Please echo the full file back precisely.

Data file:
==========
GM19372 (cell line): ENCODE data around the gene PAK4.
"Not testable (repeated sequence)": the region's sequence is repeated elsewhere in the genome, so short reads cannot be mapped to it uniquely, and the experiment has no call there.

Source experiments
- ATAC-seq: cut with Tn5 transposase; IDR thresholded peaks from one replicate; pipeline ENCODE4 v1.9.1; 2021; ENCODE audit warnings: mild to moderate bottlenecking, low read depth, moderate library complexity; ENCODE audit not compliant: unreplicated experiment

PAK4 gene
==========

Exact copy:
GM19372 (cell line): ENCODE data around the gene PAK4.
"Not testable (repeated sequence)": the region's sequence is repeated elsewhere in the genome, so short reads cannot be mapped to it uniquely, and the experiment has no call there.

Source experiments
- ATAC-seq: cut with Tn5 transposase; IDR thresholded peaks from one replicate; pipeline ENCODE4 v1.9.1; 2021; ENCODE audit warnings: mild to moderate bottlenecking, low read depth, moderate library complexity; ENCODE audit not compliant: unreplicated experiment

PAK4 gene